A car is the ultimate statement piece. Cars say something about the people who drive them—whether their taste veers toward luxury makes that boast performance credentials, modest and reliable “safe” cars, or a more distinctive brand of classic ease. There’s no better place to make a statement than in car-cluttered Manhattan. So in the spirit of good fun, a bit of nostalgia for old New York and a contemporary imagination, we forego high-dollar classics like Porsches and Ferraris to a take spin in a more unexpected minimalist make and model—a 1988 Dodge Diplomat.
The Diplomat, first introduced in 1977, became an essential part of the gritty 1980s New York City backdrop cast as police chase cars, detective cars and as taxi cabs. It was sold as a two or four-door model and as a station wagon. The Diplomat was immortalized by cameo appearances in “Ghostbusters” and “Do The Right Thing,” and was the last rear-wheel drive suspension car Dodge made during that era. The boxy Diplomat’s angular form—which shares a similar shape to its sister models, the Plymouth Gran Fury and the Chrysler New Yorker—is more akin to a Donald Judd sculpture.
Our Diplomat model is cast in a sky blue hue complemented by baby blue velour seats and faux maple wood on the dashboard. (No animals or trees were harmed to make this interior.) We drove a primo model, which included a bevy of power features—-power brakes, power windows, power locks and power steering. It was also equipped with tilt steering, cruise control and, of course, a tape deck. Like most Diplomats, its archaic engine is a standard 318 workhorse that is carryover from the late ‘60s Mopars.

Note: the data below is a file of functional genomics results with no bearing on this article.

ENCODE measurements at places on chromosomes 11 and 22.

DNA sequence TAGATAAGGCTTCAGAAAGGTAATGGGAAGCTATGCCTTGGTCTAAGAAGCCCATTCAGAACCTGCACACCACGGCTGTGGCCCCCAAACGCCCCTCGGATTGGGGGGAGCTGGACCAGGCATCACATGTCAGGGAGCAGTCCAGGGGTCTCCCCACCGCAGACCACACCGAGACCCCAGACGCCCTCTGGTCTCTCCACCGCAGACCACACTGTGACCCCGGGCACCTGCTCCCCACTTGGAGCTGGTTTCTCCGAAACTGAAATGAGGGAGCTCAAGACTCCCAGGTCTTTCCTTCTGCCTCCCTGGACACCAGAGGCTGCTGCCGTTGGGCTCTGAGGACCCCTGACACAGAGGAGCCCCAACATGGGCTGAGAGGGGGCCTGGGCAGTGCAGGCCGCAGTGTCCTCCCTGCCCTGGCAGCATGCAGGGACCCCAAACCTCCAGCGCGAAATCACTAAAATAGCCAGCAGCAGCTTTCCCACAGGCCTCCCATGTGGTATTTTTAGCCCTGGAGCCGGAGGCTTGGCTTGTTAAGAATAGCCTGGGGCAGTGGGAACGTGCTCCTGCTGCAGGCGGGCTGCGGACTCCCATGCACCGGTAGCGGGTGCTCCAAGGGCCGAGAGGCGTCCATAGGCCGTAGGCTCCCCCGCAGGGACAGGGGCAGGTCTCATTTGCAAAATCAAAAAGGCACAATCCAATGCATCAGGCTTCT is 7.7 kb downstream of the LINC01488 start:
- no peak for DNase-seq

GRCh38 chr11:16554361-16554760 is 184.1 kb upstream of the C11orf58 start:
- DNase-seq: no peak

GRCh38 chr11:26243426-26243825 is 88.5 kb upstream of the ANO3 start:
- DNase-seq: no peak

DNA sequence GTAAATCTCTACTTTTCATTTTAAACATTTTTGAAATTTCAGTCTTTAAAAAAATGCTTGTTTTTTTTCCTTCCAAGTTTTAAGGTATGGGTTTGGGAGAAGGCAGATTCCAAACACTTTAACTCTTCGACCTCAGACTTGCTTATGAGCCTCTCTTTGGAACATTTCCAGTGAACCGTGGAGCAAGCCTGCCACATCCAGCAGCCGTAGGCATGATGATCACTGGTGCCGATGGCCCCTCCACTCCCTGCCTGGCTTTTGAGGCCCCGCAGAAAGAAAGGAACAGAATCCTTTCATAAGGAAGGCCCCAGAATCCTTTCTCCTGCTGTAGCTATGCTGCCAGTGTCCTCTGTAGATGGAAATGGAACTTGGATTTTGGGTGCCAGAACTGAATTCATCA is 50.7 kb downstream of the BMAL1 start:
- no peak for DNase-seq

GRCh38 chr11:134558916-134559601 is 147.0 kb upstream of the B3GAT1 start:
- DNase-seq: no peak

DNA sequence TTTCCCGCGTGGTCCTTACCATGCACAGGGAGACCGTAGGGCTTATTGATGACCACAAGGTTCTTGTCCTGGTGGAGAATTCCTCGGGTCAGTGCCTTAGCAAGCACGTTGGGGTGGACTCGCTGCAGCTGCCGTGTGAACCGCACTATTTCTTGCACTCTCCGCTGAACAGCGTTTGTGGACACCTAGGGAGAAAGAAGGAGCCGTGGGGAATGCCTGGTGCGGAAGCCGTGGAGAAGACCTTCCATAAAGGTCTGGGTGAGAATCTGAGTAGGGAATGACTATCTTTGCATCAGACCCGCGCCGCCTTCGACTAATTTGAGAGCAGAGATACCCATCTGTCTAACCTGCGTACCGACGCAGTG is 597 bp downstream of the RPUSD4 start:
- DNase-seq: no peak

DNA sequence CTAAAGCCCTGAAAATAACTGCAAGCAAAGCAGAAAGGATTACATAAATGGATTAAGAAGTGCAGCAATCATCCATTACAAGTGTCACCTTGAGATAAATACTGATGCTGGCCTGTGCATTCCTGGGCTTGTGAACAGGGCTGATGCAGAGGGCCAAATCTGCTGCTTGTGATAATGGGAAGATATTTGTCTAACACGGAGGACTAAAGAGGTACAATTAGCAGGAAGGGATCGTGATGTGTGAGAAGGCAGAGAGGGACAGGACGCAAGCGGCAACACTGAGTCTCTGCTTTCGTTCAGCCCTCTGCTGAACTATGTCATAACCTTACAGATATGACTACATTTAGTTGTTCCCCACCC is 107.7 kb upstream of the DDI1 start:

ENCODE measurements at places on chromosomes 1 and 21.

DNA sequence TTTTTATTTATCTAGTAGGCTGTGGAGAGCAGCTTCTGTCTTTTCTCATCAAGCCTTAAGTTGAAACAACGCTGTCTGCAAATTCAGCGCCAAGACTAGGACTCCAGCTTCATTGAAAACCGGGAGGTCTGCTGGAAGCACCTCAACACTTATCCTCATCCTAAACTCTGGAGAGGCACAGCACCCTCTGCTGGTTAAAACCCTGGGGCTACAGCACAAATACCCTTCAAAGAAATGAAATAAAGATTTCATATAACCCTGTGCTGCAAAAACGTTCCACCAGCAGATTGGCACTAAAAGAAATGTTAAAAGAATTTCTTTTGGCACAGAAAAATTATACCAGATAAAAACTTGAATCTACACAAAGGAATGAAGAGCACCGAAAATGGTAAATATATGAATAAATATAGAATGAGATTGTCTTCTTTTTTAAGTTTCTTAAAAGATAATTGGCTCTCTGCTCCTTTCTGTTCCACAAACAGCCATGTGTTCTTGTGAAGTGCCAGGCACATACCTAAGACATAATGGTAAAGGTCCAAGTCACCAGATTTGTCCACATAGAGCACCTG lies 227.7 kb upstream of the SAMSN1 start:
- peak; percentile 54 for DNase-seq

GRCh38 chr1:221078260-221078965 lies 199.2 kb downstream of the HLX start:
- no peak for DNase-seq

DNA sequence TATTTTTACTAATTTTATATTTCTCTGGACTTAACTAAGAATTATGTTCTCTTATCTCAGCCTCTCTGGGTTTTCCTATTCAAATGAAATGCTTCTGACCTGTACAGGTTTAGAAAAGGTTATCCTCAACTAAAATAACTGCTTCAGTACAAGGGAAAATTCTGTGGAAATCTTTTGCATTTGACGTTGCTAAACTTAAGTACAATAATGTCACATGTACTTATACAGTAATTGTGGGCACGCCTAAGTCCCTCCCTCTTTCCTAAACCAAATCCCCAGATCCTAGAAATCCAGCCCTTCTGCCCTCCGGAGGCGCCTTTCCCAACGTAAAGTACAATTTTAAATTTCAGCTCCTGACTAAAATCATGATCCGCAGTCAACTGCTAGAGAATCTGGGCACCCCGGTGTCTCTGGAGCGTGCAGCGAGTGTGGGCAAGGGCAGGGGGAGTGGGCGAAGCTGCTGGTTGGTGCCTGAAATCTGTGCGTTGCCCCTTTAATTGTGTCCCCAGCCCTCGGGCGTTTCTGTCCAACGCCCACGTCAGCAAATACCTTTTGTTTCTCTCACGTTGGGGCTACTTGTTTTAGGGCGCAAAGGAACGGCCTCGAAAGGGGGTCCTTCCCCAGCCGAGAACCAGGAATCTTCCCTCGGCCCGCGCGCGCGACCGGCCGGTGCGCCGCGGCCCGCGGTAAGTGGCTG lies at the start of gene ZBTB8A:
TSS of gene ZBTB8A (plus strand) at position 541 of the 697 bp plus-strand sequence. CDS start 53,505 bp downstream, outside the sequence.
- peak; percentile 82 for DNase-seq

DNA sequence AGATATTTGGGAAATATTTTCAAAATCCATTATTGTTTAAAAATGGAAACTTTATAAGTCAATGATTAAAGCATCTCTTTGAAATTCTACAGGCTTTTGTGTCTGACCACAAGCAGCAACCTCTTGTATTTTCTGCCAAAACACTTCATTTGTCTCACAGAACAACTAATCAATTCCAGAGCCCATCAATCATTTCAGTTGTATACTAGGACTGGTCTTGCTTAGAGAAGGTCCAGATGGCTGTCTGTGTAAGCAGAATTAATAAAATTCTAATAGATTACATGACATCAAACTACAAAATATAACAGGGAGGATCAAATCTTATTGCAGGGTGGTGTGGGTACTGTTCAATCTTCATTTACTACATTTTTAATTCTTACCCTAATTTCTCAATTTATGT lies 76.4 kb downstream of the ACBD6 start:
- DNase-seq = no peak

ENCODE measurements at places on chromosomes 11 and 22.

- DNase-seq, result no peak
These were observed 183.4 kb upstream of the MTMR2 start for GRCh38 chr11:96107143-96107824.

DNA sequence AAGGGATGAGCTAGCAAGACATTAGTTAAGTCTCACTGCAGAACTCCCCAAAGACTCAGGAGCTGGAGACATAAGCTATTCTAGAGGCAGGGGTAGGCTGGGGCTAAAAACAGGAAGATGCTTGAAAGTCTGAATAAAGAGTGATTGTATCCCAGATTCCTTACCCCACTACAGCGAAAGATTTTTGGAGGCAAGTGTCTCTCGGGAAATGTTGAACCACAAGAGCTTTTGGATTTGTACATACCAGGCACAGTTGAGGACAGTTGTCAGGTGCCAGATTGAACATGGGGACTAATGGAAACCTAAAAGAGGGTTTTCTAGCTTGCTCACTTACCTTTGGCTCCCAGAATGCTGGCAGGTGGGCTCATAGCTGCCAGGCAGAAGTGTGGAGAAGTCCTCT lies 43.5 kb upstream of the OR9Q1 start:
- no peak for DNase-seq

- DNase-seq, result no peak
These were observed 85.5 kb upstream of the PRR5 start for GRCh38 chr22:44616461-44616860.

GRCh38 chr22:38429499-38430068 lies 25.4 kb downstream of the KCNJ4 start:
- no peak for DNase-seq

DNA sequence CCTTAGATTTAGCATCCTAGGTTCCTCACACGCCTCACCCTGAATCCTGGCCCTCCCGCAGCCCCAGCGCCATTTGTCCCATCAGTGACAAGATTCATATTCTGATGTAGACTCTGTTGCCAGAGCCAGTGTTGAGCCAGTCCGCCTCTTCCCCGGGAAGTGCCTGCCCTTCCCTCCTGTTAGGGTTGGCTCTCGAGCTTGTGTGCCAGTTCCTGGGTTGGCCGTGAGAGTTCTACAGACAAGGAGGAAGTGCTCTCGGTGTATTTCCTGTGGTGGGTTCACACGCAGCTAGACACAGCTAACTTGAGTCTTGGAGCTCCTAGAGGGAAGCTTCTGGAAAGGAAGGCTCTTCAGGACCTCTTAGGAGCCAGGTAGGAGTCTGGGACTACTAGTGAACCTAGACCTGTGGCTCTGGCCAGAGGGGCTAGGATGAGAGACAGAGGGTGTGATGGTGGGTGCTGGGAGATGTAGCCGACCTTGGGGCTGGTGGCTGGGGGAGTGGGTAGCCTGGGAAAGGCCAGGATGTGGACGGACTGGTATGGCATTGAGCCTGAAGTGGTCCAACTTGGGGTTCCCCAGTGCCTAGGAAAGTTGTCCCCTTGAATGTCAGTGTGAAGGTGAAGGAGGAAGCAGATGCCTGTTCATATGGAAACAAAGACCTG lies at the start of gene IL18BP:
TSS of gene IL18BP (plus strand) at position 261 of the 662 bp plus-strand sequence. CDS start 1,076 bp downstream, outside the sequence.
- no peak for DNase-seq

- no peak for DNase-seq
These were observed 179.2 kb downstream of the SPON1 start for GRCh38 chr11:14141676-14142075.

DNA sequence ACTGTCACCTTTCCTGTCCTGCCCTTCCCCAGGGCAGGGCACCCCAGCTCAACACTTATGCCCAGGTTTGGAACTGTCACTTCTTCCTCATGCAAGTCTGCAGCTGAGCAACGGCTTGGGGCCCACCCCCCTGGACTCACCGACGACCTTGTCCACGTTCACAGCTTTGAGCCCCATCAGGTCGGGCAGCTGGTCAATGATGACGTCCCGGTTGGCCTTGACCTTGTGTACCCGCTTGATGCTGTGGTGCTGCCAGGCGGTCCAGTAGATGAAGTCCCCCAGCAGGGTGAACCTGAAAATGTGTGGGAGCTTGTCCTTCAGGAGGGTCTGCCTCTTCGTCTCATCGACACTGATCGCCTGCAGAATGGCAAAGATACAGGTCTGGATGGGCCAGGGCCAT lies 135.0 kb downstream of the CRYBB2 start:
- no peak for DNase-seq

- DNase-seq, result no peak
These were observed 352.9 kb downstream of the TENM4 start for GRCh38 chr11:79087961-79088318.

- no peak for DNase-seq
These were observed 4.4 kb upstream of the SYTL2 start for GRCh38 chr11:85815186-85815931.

For one of our outings in the Diplomat, we set the car in its organic New York surroundings traveling from Chelsea to a downtown art opening of an artist who rose to prominence in the 1980s. We parked the Diplomat street side, where it seemed to transform the landscape in contrast to the angular building. We invited six passengers to accompany us, who comfortably fit inside the Diplomat. They piled in and delighted over the spacious backseat and lap belts.
We maneuvered the Diplomat onto the street, as the engine gave a throaty reassurance. Thanks to the Diplomat’s smooth suspension the car seemed to careen over gaping potholes en route down 10th Avenue. Pedestrians did double takes as we floated by. They pointed and smiled at the car in a way that a glimpse of a new-era Toyota Prius would never inspire.
What you don’t know won’t hurt you, yeah
Ignorance is bliss
I’m a happy idiot
Waving at cars
For our soundtrack we chose the new single “Happy Idiot” by TV on the Radio, a track from their fifth studio album Seeds, in stores 18 November 2014. The video—which debuted last week—also makes reference to a car, also named “Sky Blue” and is driven by a racecar driver who appears to be losing his mind, portrayed by the actor Paul Reubens. The premise is a nod to “Speed Racer” and sources have decided that Sky Blue is a Lucra LC470. TV On The Radio is a band with New York roots, and though it was formed in 2001, the band members have cited ’80s-era performances by Bad Brains, the Pixies and Kermit the Frog as inspiration for their music. We felt that the lyrics were appropriate for our jaunt in the Diplomat.
Images courtesy of Tamara Warren for Cool Hunting